Kate and William told Jamaica is 'moving on' by Prime Minister
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The Duke and Duchess of Cambridge arrived in Jamaica on Tuesday for the second leg of their Caribbean tour. The couple’s visit is in celebration of the Queen’s historic 70 year reign and is one of four trips being carried out by senior royals to mark the Platinum Jubilee. As the Queen has taken a step back from royal duties, William and Kate have taken on more responsibilities within the Firm.
In the 11 years since joining the Firm, Kate has proved herself to be one of the Royal Family’s greatest assets.
She is now an integral member of the Firm and her responsibilities are continuing to ramp up.
Last month, the Duchess embarked on a trip to Denmark — her second solo trip as a working royal.
However, her journey into the Royal Family was not an easy ride.
Over the years, Kate has been subject to intense public scrutiny, including unflattering nicknames, most famously ‘Waity Katie’, which was given to her before her and William’s engagement was announced.
The Duke and Duchess met when they were both studying at University of St Andrews.
The pair were firm friends at first, but during their second year, sparks began to fly and they started dating at the end of 2003.
William did not propose to Kate until 2010 — seven years later.
Richard Kay, a royal expert and columnist, has claimed that the prince was “concerned” not to make the same mistakes as his parents.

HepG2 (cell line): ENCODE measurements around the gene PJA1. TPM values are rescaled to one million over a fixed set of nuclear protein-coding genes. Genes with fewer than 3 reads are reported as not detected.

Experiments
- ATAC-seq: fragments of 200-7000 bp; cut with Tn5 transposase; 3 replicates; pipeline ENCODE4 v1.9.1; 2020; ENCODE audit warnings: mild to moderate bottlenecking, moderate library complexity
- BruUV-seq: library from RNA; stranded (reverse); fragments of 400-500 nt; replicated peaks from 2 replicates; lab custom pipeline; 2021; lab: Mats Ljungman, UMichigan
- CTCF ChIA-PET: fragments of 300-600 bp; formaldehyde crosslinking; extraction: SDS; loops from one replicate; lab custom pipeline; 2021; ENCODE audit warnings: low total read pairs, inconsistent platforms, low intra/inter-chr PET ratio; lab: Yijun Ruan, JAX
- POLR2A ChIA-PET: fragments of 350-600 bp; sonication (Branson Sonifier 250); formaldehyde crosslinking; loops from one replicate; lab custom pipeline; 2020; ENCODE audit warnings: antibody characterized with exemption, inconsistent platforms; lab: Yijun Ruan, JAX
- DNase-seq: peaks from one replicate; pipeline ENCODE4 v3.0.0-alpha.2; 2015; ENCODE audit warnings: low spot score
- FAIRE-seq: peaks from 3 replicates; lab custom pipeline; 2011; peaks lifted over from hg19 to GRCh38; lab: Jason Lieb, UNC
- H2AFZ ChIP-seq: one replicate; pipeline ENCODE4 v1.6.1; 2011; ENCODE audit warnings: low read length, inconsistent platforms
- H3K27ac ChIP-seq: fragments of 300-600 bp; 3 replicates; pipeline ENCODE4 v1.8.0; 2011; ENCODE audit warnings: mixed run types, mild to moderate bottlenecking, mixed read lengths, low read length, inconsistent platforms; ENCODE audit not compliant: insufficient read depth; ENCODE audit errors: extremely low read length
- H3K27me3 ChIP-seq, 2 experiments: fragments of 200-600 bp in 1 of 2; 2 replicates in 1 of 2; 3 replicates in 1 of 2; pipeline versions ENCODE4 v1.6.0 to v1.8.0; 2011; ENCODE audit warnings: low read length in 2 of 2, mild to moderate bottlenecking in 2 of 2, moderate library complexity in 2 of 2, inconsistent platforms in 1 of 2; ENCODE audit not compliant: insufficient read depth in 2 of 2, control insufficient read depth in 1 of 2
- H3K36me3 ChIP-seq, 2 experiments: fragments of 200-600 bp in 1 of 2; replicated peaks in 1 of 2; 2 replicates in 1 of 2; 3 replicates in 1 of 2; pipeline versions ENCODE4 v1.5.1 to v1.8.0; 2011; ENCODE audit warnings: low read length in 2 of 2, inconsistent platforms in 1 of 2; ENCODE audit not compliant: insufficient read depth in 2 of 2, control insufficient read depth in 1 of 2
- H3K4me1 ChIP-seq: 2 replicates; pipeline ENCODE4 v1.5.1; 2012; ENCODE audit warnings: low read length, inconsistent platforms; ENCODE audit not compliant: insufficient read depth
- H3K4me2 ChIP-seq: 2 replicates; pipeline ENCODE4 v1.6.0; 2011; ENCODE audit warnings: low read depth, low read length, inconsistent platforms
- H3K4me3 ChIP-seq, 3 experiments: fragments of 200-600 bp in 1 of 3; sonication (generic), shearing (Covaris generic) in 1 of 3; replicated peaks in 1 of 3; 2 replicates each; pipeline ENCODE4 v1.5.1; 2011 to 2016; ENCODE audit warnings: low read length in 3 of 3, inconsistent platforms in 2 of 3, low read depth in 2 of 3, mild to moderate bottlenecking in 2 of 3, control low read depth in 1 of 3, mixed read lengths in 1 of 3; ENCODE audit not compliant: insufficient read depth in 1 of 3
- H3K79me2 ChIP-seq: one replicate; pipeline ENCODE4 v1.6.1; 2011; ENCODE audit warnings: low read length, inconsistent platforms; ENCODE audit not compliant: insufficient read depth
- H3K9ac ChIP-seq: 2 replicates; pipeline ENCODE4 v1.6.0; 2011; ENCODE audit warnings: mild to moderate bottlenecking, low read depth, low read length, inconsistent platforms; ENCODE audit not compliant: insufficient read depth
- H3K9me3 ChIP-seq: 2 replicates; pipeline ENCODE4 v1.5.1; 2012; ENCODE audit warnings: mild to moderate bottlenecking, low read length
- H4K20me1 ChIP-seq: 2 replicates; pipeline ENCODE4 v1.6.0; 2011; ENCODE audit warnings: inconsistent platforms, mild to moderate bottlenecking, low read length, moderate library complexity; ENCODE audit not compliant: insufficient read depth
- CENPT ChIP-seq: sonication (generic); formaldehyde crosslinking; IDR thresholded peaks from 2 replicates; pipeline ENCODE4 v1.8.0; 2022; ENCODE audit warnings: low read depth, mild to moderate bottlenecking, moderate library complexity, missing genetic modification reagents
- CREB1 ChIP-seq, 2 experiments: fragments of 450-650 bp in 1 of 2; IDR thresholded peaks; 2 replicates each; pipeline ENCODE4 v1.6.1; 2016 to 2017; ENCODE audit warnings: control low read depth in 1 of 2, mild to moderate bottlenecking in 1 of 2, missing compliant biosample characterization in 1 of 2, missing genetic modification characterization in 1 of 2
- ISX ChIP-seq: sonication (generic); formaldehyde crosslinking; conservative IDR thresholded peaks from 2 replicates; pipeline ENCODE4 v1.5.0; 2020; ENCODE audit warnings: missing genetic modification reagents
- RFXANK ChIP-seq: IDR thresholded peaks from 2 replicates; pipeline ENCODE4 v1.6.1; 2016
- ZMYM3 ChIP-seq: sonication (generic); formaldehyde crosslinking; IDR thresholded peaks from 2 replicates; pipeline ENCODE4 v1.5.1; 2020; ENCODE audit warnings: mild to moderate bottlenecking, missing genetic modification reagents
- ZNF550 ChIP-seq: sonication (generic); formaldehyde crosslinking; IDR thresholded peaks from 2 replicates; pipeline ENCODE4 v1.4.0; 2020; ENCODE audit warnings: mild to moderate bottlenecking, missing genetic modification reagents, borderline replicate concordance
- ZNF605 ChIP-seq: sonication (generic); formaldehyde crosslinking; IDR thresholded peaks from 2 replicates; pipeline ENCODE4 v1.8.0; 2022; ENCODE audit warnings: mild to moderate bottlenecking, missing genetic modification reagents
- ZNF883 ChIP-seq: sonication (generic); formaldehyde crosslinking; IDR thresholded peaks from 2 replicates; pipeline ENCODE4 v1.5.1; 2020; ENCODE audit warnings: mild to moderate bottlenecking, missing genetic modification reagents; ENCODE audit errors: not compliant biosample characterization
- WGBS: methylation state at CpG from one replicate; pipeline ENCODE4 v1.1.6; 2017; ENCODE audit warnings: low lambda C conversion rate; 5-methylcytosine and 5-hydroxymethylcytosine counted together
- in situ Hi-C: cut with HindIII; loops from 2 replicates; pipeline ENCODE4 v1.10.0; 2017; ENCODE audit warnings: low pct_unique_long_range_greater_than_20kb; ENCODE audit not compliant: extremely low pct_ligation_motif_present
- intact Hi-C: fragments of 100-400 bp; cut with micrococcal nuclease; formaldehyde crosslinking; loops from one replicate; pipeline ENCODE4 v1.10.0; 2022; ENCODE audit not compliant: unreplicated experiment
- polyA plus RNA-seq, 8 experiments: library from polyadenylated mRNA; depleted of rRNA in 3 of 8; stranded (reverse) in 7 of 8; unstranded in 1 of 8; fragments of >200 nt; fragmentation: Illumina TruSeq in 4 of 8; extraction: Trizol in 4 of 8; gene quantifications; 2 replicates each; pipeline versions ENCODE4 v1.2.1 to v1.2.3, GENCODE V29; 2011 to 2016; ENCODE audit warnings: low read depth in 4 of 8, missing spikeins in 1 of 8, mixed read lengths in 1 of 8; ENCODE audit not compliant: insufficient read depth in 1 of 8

Speaking on the 2011 Amazon Prime documentary ‘William & Kate: Into The Future’, Mr Kay said: “Everything about William you can trace back to what happened to his parents — he lived through the bitter breakup of their marriage.
“He knows how much what happened to them destroyed their marriage.
“He’s very concerned not to make the same mistakes.”
Charles and Diana got engaged having only met each other a dozen times.
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The couple formally announced their engagement to the world in February 1981.
When a reporter asked Charles if they were in love, he famously replied: “Whatever ‘in love’ means.”
Their incompatibility soon became apparent, and both parties engaged in extramarital affairs.
Charles told his official biographer, Jonathan Dimbleby, in 1994 that he picked things back up with Camilla, Duchess of Cornwall in this year.
Meanwhile, it’s alleged that Diana’s affair with army captain James Hewitt started around a similar time.
The couple separated in 1992 — a year known now as ‘annus horribilis’ — soon after the breakdown of their relationship became public knowledge. The marriage ended in divorce in 1996.
Kate and William have been married for 11 years. Since they tied the knot at Westminster Abbey, the couple have put on a united front as dedicated working royals.
Diana’s biographer, Richard Morton, noted the Duchess’ consistent support of her husband.
He told the documentary: “She’s [Kate] been very loyal to him [William], very supportive, and for a kid from a broken home — which is afterall what William is — he’s always yearned towards the stable and towards the steady.”
Kate has also become a reliable figure for other members of the family — including the Queen.
A source told the Daily Mail in January that the Queen “hugely values her [Kate] support, and will rely on her more than ever”.
The Duke and Duchess’ eight-day trip around the Caribbean comes at a difficult time for the monarch and the Royal Family.
Republican sentiment has gained momentum within the Commonwealth’s Caribbean realms following Barbados’ departure in November last year.
The Duke and Duchess’ “charm offensive” trip has already been hit by two protests — one in Belize and the other in Jamaica.
On Wednesday, the couple met with Jamaican Prime Minister Andrew Holness at his office in Kingston.
He referenced the country’s plans to become a republic, saying “we’re moving on and we intend to…fulfil our true ambitions and destiny to become an independent and prosperous country”.
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